Winter is upon us, and with it comes an increased risk of injuries and cold-related…
Summer is a time fun in the sun, but this fun is often associated with certain injuries and illnesses
Summer is on the horizon, and with it comes an increase in outdoor activities. From cookouts to pool parties, Americans will be taking advantage of warmer weather and longer days to relax and enjoy time with family and friends.
While families flock outdoors for fun, there is also a downside—injuries and visits to urgent care centers and emergency rooms tend to increase with the rising temperatures.
One of the most common summertime illnesses is dehydration, which occurs when the body does not have enough water. It is also a condition that comes on quicker than most people think. When temperatures rise, the body loses more water, as individuals sweat more in an effort to stay cool. The easiest way to combat dehydration is to increase the amount of water you drink when spending time in the sun, especially when you are active.
It’s hot and steamy in the summer. What better way to combat that than by a nice refreshing dip in the pool or a lake? While it may be the ideal summertime refresher, water-related injuries see a substantial increase during the summer months. According to the Centers for Disease Control and Prevention, drowning is the second-most common cause of death by unintentional injury, and children are more likely to drown in a swimming pool than anywhere else. Additionally, diving injuries are one of the leading causes of spinal cord injuries.
We’ve all had a sunburn at one time or another. While it more than likely did not require a visit to the emergency room, many sunburns do. In 2013, there were nearly 34,000 emergency room visits in the United States related to serious sunburn, costing an estimated $11.2 million, according to reports in The American Medical Association’s journal Dermatology. When spending time in the sun, sunscreen is your best defense, and you should choose one with an SPF of 30 or higher.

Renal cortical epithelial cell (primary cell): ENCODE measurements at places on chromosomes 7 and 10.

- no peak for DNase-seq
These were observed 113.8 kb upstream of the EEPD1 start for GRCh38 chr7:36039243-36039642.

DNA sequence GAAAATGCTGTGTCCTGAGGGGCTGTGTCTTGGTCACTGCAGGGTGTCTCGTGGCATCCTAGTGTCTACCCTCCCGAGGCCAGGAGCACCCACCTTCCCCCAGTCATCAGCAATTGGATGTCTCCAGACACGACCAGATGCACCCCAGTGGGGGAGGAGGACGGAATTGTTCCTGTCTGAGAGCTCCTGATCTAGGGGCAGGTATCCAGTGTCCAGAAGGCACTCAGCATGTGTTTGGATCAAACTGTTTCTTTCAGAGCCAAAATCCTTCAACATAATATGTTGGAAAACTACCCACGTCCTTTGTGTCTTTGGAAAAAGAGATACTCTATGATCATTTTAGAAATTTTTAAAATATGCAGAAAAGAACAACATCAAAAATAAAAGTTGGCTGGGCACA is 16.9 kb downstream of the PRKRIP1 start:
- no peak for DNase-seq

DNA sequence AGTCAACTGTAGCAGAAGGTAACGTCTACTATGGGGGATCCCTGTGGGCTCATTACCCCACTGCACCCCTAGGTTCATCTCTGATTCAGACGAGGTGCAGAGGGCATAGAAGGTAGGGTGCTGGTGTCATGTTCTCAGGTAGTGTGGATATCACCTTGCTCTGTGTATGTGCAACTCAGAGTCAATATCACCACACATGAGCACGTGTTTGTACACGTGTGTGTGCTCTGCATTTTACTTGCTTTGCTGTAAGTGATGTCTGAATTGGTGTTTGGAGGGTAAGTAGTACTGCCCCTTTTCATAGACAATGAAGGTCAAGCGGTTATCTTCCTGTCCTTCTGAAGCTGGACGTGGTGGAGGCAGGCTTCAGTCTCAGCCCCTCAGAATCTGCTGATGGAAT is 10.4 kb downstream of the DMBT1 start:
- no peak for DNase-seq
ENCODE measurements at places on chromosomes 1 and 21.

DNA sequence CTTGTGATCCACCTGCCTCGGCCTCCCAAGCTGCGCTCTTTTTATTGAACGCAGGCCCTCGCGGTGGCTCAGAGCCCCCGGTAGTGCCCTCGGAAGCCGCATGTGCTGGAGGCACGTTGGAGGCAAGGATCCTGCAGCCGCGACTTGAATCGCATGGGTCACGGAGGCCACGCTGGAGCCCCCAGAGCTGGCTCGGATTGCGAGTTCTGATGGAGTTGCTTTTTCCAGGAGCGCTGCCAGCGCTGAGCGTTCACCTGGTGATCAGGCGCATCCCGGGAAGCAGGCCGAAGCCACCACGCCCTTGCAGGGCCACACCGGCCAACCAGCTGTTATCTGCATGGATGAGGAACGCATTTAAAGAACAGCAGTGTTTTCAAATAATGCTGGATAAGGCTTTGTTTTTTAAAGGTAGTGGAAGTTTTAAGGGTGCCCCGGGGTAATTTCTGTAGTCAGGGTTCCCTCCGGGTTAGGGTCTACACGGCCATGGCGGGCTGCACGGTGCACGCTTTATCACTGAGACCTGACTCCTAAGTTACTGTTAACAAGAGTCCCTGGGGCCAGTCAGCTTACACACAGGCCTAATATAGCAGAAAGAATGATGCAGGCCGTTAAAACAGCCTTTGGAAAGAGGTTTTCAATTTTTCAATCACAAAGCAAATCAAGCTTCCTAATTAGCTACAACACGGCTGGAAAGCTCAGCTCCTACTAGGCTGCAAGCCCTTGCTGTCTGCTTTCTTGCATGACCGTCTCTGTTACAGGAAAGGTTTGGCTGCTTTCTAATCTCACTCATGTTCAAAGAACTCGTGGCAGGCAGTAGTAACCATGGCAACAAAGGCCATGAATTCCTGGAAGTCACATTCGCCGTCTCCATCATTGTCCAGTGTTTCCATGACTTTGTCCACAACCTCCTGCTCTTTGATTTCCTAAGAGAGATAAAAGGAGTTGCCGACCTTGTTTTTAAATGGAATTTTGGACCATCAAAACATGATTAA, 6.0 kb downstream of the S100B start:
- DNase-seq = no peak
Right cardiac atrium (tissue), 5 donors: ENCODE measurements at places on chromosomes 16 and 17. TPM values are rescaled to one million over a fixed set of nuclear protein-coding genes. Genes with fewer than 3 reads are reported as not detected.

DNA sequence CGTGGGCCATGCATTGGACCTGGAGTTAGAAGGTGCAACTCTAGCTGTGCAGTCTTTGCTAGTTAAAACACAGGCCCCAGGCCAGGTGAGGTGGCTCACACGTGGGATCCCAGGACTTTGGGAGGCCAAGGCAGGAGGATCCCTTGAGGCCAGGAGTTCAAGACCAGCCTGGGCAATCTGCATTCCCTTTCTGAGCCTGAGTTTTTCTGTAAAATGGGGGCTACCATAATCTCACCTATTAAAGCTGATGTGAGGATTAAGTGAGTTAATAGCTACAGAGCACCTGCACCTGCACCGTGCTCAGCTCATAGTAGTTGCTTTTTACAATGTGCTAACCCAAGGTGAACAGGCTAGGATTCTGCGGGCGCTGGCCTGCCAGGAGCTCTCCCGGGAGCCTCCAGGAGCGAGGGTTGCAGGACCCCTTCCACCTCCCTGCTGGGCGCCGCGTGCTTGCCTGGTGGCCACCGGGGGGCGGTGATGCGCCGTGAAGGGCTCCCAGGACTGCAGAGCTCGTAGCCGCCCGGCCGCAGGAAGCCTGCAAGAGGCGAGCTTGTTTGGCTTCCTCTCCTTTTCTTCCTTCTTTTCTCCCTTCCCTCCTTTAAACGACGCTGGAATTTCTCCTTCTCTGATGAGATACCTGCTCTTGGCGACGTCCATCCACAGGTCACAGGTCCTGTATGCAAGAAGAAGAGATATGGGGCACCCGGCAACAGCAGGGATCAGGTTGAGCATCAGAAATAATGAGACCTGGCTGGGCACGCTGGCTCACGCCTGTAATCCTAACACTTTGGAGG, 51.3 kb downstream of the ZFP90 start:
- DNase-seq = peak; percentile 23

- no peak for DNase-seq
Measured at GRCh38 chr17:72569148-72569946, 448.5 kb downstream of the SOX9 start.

Bicycling related injuries
While often relaxing and fun, summertime family bike rides can lead to severe injuries and trips to the emergency room. The most common are injuries to extremities—arm and wrist fractures—as well as head injuries. According to the Centers for Disease Control and Prevention, 26,000 bicycle-related injuries involve children and adolescents with traumatic brain injuries that are treated in emergency departments. To help prevent head trauma, it is recommended that individuals wear a properly fitted helmet that is U.S. Consumer Product Safety Commission (CPSC) certified.
As much as we love summer, bugs love it just as much. Fleas, ticks and mosquitoes pose the biggest threat when it comes to those summertime bites. Mosquitoes can carry West Nile Virus as well as other diseases, while ticks can spread Lyme Disease. The best way to combat insect bites is by using repellents that contain 20 to 30 percent DEET, which helps repel insects. The American Academy of Pediatrics recommends repellents with no more than 30 percent DEET on children.
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